Dear English-speaking visitors,
our webpage contains information and pictures from a sociological research project that covers, among other topics, the current impact of social change on funeral culture within Central Europe. This short paragraph aims to give you an overview about the features of the site.
First up, there is a brief explanation on our research. We have visited hospitals, hospices, clinical pathologies, undertakers, and many other places where people deal professionally with death. Furthermore, we have done field research on more than 970 cemeteries in Germany, Austria, Switzerland, Luxembourg, the Netherlands and the south of Denmark. This has led to an archive of more than 55,000 photographs, most of them depicting rather unusual gravestones that provide insight into society. Our main finding is that dying, grieving and remembering today echoes individualization processes and thus is no longer conducted by means of gazing into a heavenly future that reunites people, but is rather built around individual lifeworlds and achievements reached in the past, but still valuable for the present.
You can access a short text from Germany's leading news magazine »Der Spiegel« which gives you an introduction to our work in English language.
You can also find out more about us: We are Thorsten Benkel and Matthias Meitzler, both from the University of Passau, both sociologists. Our webpage provides an insight into our research and especially our books on the subject, containing the most interesting pictures. You will find some information on the two preceding volumes as well, each of them composed of both text and photographs. There is also a list of book chapters and journal articles we wrote for different publications, as well as an overview of all speeches we held in connection to our project.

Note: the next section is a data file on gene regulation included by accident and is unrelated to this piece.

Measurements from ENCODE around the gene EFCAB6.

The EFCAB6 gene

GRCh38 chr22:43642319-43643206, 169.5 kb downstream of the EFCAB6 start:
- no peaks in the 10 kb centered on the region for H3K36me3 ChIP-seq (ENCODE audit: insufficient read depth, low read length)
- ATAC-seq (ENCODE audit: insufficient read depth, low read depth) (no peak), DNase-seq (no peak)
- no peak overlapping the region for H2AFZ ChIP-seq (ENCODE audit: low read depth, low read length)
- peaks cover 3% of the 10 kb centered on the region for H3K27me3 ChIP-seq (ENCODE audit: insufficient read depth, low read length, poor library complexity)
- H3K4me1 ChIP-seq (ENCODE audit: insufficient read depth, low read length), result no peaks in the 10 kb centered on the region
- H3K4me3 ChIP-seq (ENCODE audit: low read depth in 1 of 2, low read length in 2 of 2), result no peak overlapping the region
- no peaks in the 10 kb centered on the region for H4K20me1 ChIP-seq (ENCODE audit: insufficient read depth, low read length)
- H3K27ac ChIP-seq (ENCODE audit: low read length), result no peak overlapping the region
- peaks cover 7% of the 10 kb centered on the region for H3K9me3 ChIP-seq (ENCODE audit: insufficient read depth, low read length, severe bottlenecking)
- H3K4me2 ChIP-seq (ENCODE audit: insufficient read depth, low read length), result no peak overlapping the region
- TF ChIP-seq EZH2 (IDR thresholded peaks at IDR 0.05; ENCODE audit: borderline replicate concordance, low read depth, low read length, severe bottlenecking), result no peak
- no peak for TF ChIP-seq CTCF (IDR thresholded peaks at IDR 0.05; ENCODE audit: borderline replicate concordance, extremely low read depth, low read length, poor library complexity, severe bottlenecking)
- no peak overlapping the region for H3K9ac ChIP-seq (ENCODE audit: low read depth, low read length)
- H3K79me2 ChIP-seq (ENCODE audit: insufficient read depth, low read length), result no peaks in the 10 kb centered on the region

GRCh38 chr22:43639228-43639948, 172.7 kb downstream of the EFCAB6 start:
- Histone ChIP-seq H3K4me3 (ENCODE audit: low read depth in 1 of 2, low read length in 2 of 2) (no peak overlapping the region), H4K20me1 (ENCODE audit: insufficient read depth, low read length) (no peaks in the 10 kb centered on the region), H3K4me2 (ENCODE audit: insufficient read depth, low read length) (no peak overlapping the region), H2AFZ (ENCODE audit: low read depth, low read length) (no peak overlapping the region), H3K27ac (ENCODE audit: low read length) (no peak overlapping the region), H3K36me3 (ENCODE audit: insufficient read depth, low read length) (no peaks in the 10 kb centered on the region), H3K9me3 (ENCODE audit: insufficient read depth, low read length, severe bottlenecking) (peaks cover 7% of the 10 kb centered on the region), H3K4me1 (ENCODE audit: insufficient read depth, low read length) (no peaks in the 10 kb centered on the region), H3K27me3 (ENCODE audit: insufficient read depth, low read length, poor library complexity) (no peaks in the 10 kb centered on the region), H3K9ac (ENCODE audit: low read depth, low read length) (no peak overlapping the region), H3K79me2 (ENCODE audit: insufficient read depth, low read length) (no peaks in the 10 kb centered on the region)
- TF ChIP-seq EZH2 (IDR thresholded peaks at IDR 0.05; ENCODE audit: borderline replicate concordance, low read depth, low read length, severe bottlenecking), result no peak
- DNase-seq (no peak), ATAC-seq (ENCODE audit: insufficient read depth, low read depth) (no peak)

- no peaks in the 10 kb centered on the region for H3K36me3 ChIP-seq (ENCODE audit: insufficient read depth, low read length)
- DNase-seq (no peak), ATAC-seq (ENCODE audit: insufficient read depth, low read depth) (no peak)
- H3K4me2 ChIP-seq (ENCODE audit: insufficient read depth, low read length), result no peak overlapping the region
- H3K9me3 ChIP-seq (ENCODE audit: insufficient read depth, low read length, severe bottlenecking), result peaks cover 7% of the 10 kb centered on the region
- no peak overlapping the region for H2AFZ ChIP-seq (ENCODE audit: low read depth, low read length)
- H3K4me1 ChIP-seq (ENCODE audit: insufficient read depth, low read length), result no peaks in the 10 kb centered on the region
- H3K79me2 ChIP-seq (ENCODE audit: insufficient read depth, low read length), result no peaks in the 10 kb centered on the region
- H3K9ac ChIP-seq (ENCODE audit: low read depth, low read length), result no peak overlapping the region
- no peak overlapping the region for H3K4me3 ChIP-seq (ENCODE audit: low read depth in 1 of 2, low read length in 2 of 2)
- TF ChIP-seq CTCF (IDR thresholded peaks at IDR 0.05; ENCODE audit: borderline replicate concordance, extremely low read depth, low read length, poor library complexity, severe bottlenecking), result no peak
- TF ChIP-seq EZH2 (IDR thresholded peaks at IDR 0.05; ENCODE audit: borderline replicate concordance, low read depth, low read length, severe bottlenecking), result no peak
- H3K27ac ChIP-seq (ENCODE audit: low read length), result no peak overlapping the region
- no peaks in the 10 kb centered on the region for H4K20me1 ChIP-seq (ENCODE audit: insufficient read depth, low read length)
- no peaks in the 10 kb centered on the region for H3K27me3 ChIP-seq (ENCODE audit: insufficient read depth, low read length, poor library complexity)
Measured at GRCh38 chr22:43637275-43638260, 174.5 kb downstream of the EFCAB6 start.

This is followed by a list of additional research we have done, divided again into books, chapters articles, and speeches. Apart from examining how society deals with the problem of mortality from the perspective of cultural sociology, we have worked within in the field of law (on communication within penal law trials), in so-called »red light districts« (among others, on interaction patterns in prostitution setting and the drug scene), and we have also looked at self-representation online through Facebook.
This website also presents you with a list of all the graveyards we have visited for the current project, which is updated regularly. The final section is devoted to the »Gravestone of the Month« with a short explanation on its specialties – and including an archive for earlier winners in that category.
Please do not hesitate to get in touch with us if you are interested in our project and/or want to connect with us! You can reach us via friedhofssoziologie [at] live.de.
By the way, our next aim is to examine strategies and perspectives of people that keep their loved ones‘ ashes in urns with them at home, or bury these ashes at other sites than the cemetery. This is – as yet – illegal in Germany, but still practiced often. More on this new project, called »Autonomy of Grief«, can be found here.